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Restoring Vision for Age Related Macular Degeneration

by Kimberly Johnson
Restoring Vision for Age Related Macular Degeneration

Telescope Implant Restores Vision in Seniors with Age-Related Macular Degeneration

In 2012, lifelong Branford, CT resident Rosalie Cappetta, 72, began to notice that her vision wasn’t as sharp as it used to be. Her central vision had blurred and darkened, making it difficult to cook, recognize people and drive. After seeing an ophthalmologist, she was diagnosed with wet age-related macular degeneration (AMD), which is a rapidly progressing form of AMD caused by leaking blood vessels that damage and scar the macula. Restoring Vision for Age Related Macular Degeneration
For more than two years, Rosalie received a common treatment for AMD — eye injections — but the treatment did not prevent her from progressing to the most severe form of AMD, end-stage AMD. Like many seniors, Rosalie found it difficult to rely on family and friends to help her run errands and manage the tasks of daily living, like paying bills. A fantastic cook and baker, she used only memorized recipes because she couldn’t read her cook books and she kept the oven set at 350 degrees, which is fairly limiting.
Rosalie recalls of her straight-ahead vision, “I would have to stand up very close to a person to see a face, to see who I was talking to. I could see off to the sides but not straight ahead.” However, because she’s known for being resourceful, Rosalie conducted online research to educate herself about possible treatments for end-state AMD, which is how she discovered the CentraSight treatment program and found a provider near her home. After consulting with an ophthalmologist, corneal surgeon and a low vision occupational therapist, Rosalie decided to move forward with CentraSight program, which includes the telescope implant. The size of a pea, the telescope implant is proven to restore vision and improve quality of life in older adults aged 65 and older. FDA approved, the device is also Medicare eligible. Restoring Vision for Age Related Macular Degeneration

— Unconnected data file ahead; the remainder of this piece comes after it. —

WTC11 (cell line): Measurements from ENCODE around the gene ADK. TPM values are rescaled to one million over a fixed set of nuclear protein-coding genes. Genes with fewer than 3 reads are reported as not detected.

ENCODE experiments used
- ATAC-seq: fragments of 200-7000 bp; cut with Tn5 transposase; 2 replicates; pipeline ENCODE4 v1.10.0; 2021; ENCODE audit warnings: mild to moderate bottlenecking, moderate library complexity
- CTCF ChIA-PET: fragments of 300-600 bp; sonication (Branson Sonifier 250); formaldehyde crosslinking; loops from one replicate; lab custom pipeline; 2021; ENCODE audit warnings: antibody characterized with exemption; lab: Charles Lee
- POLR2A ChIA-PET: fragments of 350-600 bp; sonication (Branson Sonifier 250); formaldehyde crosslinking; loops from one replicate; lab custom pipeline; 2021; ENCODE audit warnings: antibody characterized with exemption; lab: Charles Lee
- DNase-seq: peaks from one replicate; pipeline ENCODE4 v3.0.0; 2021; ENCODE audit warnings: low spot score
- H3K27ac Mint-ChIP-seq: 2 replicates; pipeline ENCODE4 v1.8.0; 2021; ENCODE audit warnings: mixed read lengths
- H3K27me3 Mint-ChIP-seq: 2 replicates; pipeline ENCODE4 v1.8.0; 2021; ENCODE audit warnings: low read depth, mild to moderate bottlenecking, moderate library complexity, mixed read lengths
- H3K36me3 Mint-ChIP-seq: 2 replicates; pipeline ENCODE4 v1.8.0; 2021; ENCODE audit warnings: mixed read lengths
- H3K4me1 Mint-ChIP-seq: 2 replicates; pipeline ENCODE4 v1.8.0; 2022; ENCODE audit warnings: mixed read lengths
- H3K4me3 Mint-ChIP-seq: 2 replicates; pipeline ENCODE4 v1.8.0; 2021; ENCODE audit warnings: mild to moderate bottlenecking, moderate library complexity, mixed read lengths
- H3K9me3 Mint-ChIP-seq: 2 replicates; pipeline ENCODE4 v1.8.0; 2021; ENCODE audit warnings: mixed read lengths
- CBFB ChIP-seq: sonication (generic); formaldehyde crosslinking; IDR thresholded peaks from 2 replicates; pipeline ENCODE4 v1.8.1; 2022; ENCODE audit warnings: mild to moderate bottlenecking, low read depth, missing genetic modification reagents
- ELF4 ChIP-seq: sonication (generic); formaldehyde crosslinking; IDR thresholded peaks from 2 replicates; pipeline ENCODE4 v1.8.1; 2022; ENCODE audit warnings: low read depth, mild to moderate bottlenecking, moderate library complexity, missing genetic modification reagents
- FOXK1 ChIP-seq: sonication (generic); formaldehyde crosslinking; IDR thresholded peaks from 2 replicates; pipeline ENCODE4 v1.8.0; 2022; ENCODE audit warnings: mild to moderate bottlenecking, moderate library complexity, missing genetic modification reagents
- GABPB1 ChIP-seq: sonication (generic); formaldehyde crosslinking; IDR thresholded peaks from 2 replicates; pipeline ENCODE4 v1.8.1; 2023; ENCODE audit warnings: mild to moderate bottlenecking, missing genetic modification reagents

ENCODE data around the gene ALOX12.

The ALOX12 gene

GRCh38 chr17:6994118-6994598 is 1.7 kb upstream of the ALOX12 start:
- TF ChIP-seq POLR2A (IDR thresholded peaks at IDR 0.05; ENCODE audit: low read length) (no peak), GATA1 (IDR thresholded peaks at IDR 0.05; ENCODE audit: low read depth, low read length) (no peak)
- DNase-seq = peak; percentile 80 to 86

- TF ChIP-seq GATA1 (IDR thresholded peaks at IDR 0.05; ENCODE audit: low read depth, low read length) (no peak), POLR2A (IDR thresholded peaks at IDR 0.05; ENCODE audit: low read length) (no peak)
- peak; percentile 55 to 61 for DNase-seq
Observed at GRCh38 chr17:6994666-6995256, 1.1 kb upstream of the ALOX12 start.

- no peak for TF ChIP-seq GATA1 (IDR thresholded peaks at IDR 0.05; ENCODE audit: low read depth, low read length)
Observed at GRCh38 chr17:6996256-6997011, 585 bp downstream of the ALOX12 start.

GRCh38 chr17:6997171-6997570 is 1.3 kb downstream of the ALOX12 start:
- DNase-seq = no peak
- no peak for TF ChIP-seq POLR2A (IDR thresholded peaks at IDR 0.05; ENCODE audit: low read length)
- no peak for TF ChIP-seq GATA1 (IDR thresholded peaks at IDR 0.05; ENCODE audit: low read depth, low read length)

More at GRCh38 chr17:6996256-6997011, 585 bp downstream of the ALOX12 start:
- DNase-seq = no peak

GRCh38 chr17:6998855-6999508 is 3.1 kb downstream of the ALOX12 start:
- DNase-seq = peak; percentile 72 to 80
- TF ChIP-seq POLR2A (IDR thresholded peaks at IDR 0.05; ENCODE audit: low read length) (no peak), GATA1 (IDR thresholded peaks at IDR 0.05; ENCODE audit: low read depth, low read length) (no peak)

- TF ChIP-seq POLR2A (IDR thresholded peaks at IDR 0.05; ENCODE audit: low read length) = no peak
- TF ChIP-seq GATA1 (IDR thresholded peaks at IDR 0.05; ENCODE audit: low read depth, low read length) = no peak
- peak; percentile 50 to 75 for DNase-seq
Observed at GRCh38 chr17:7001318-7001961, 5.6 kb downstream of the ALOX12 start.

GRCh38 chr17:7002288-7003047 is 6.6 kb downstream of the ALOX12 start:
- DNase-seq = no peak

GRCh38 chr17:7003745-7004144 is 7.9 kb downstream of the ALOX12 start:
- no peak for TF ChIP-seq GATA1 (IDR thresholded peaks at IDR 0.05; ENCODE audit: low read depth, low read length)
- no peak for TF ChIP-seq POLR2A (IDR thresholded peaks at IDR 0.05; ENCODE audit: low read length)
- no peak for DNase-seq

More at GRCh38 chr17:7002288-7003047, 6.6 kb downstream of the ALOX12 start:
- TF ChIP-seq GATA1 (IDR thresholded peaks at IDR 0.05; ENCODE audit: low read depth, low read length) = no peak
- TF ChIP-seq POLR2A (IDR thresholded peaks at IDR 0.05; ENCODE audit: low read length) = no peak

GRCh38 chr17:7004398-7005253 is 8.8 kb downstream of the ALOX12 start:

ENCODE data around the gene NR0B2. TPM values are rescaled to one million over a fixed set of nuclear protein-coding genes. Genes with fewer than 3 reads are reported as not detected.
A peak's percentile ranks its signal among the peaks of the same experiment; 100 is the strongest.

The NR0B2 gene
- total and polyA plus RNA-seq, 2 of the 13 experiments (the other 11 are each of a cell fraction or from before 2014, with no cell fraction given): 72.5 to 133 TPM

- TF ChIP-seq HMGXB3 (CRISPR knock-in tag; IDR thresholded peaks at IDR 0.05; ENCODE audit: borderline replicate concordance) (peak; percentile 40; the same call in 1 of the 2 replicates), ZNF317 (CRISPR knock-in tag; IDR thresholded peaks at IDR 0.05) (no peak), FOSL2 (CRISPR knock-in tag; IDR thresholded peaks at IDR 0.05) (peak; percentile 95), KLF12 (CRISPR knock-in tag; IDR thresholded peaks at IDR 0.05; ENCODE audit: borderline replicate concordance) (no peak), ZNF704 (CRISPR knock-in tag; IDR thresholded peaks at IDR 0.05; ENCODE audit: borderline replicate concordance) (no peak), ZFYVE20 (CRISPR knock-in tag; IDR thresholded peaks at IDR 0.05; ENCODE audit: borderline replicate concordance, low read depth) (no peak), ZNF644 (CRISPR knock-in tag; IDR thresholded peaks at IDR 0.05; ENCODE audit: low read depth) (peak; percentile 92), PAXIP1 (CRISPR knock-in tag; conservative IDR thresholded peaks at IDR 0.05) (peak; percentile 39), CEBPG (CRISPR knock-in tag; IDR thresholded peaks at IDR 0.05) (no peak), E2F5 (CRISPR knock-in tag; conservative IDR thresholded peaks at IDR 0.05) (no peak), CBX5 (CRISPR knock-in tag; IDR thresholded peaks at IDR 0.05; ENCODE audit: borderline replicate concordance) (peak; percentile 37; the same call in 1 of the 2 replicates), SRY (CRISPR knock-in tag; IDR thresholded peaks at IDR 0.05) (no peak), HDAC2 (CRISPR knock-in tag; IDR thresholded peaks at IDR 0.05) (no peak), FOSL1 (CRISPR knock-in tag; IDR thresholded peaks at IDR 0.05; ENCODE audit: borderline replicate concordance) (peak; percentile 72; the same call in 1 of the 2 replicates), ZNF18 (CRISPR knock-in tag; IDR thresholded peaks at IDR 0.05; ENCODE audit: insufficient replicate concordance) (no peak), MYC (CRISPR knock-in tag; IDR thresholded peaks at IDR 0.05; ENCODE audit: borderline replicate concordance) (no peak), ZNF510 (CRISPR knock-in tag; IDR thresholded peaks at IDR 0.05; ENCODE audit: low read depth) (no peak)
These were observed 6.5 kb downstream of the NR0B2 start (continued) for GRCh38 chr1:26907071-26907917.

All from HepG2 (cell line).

The Device

The telescope implant is exactly what it calls itself: a tiny telescope implanted directly into the eye. The goal of the telescope is to improve central vision in patients with End-Stage AMD. The eye with the implant becomes the central vision recipient, while the non-implanted eye focuses on the periphery vision. Even though the telescope is implanted surgically, the procedure is not taxing or stressful on the patient. The patient remains awake for the approximately two-hour procedure and then is released from the out-patient surgery center or hospital almost immediately after the surgery’s completion. The telescope is not a cure for AMD, but a transformative way to give central sight back to those otherwise being faced with almost a complete loss of vision. Restoring Vision for Age Related Macular Degeneration

The Patients

To date, the FDA has approved the device for End-Stage AMD patients (wet or dry) who are 65 years or older and meet specific eye health criteria, including no previous corneal (cataract) surgery. In addition to meeting specific physical requirements, telescope implant candidates must also demonstrate a willingness to learn to use their new vision, which is simulated before surgery with a handheld telescope. The most successful users work hard at personally designed exercises that teach them how to see while stationary and in motion.
Given the above criteria, many seniors have been disappointed that this procedure is not an option for them due to use of an intraocular lens or previous cataract or other type of eye surgery. But that roadblock may be removed in the future. CentraSight just announced there is a new study just initiated to assess the safety and effectiveness of the telescope for those with prior eye surgeries. Older adults interested in learning more about participating in the study can ask their ophthalmologist for more information or visit https://clinicaltrials.gov/ct2/show/NCT03011554?term=NCT03011554&rank=1

Macular Degeneration and Seniors

Macular degeneration is the leading cause of permanent vision loss in Americans aged 60 and older, affecting an estimated 15 million people.[i] Of those, 2 million Americans are living with End-Stage AMD[ii] and that number will increase as the Baby Boomer cohort ages.1 End-Stage macular degeneration cannot be corrected by any other treatment including glasses, vitamins, drugs or cataract surgery and is associated with increased stress and depression as vision diminishes.[iii] It’s been more than a year since Rosalie Cappetta received the telescope implant. Today, she can read recipes, pay her bills and, most importantly, see the faces or loved ones and friends. Restoring Vision for Age Related Macular Degeneration
[i] What is AMD? Macular Degeneration Partnership. Accessed on Nov 3, 2016 at http://www.amd.org/what-is-macular-degeneration/
[ii] Vision Problems in the United States. Prevent Blindness America. Accessed on November 3, 2016 at http://www.visionproblemsus.org/amd/amd-map.html
[iii] Bennion, AE, Shaw, RL, Gibson, JM “What do we know about the experience of age related macular degeneration? A systematic review and meta-synthesis of qualitative research?” Social Science & Medicine. 75 (2012) 976-985.

Restoring Vision for Age Related Macular Degeneration

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